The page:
Noting that a strong industrial base and resilient supply chains are critical to the economic strength and national security of the United States, the President on July 21 signed an Executive Order (EO) on Assessing and Strengthening the Manufacturing and Defense Industrial Base and Supply Chain Resiliency of the United States.

What the EO Does

The EO notes that supply chains today “are often long and the ability of the United States to manufacture or obtain goods critical to national security could be hampered by an inability to obtain various essential components.” As a result, “the United States must maintain a manufacturing and defense industrial base and supply chains capable of manufacturing or supplying [essential] items.” The EO cites “the loss of 60,000 American factories, key companies, and almost 5 million manufacturing jobs since 2000” as a threat to the country’s ability to meet national defense requirements.

To address this concern, the EO orders a government-wide study of the defense industry. The first study will be a comprehensive assessment of the state of manufacturing and supply sources in the United States. This assessment is to include (a) identification of the civilian and military material and other products critical to national security; (b) manufacturing capabilities essential to producing these critical products; (c) contingencies “that may disrupt, strain, compromise, or eliminate the supply chains of these goods;” (d) the resiliency of the manufacturing and defense industrial base upon the occurrence of these contingencies, considering a wide range of factors (e.g., single points of failure, workforce skills, supply chains in nations that are likely to become unfriendly or unstable, and the availability of substitutes); (e) the causes of any such deficiencies. The report should then recommend legislative, regulatory and policy changes as appropriate, based on a cost/benefit analysis, to avoid or prepare for the identified contingencies, ameliorate supply chain deficiencies, and strengthen the industrial base. This report is due within 270 days of the date of the EO.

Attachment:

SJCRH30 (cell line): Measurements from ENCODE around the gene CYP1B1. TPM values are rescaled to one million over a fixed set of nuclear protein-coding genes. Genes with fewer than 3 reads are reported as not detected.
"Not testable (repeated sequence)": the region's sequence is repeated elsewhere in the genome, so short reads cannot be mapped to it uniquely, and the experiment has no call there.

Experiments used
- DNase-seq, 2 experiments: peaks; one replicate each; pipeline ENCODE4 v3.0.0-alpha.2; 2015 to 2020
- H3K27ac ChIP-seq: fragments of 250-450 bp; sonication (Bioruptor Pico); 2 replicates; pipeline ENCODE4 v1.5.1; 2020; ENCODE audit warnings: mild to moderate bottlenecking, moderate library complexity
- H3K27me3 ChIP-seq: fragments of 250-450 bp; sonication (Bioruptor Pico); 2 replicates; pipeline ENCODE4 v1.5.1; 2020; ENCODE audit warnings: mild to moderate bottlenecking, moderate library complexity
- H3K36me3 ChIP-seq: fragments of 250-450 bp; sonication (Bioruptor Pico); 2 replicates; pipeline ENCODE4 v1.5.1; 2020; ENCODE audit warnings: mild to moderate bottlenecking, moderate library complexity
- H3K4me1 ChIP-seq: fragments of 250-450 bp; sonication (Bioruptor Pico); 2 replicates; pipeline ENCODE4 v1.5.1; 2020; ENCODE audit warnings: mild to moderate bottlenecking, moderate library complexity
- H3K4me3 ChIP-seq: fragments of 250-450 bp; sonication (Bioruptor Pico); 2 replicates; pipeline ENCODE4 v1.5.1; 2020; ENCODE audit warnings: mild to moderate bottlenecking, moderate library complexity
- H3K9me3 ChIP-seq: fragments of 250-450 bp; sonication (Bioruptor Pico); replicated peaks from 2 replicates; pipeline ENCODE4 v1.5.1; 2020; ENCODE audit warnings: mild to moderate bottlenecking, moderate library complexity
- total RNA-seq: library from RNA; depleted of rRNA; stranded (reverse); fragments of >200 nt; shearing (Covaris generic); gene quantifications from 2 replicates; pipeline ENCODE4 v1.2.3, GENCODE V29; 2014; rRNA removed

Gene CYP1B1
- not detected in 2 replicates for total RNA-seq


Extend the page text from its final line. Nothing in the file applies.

Supply Chain Attention

The critical importance of the DoD’s supply chain was emphasized in two programs presented by the Public Contract Law Section at the American Bar Association’s Annual Meeting in New York City last week. One panel, New Directions in Government Procurement, discussed pressures on the defense industrial base that may result from the President’s Buy American EO issued in April [Steptoe’s advisory Buy American Executive Order Brings Greater Attention to Contractor Supply Chains is available here]. A significant point made is that today’s defense supply chain has been built on the current rules and regulations, and significantly relies on foreign suppliers. If these rules and regulations are changed after the analyses mandated by the Buy American EO, the DoD’s current supply chains could be impacted.

Another panel, New Challenges for Supply Chains in Federal Contracting, noted the globalization of the supply chain serving the DoD, a point emphasized in the recent EO. (It is an interesting - and perhaps insoluble - question whether this globalization is the cause or the effect of the loss of domestic factories and manufacturing jobs identified in the supply chain EO.) The panelists also covered the strong enforcement environment that exists and the extensive requirements placed on prime contractors and higher tier subcontractors to police their subcontractors. The panel discussion raised the concern that these “policing” requirements placed upon prime contractors may be limiting the number of contractors who can (or are willing to) fulfill the role of prime contractor.

A recent case before the Armed Services Board of Contract Appeals (ASBCA) addressed the government’s assertion that a prime contractor’s responsibility for subcontractor management includes the duty to act in the shoes of the government and perform contract administration functions that are not required by the terms of the prime contract? In that case, the ASBCA rejected an attempt by the government to disallow costs based on an overbroad interpretation of a prime contractor’s responsibility to manage its subcontractors.